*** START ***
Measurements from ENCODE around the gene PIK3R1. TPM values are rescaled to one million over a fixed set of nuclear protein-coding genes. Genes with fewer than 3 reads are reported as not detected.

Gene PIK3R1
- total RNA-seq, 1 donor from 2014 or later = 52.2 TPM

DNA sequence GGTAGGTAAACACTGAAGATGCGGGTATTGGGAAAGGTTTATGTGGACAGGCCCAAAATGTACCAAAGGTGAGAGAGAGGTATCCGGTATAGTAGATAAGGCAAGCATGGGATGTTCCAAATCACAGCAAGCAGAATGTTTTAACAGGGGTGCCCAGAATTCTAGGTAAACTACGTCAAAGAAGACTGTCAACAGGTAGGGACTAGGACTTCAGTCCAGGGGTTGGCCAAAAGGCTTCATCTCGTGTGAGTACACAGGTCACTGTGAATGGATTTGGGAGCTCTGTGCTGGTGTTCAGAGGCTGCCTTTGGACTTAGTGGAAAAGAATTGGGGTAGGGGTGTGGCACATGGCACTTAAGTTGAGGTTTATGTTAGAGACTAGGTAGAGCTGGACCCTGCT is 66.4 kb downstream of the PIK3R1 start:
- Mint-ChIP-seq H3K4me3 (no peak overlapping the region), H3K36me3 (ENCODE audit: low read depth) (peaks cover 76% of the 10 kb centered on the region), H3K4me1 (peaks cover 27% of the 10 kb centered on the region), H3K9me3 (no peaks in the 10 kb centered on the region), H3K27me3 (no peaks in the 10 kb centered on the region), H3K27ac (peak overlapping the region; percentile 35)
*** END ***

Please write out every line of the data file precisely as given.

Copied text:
Measurements from ENCODE around the gene PIK3R1. TPM values are rescaled to one million over a fixed set of nuclear protein-coding genes. Genes with fewer than 3 reads are reported as not detected.

Gene PIK3R1
- total RNA-seq, 1 donor from 2014 or later = 52.2 TPM

DNA sequence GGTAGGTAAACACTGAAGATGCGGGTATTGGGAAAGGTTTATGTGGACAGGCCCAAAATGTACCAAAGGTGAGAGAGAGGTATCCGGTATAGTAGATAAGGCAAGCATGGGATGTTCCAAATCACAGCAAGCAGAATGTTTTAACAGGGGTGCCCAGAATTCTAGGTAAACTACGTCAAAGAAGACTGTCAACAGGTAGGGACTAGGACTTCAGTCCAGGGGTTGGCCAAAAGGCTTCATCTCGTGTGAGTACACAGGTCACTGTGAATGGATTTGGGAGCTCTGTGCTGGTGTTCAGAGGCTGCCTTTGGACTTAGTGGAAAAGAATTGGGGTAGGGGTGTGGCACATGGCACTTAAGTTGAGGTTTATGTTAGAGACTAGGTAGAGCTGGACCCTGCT is 66.4 kb downstream of the PIK3R1 start:
- Mint-ChIP-seq H3K4me3 (no peak overlapping the region), H3K36me3 (ENCODE audit: low read depth) (peaks cover 76% of the 10 kb centered on the region), H3K4me1 (peaks cover 27% of the 10 kb centered on the region), H3K9me3 (no peaks in the 10 kb centered on the region), H3K27me3 (no peaks in the 10 kb centered on the region), H3K27ac (peak overlapping the region; percentile 35)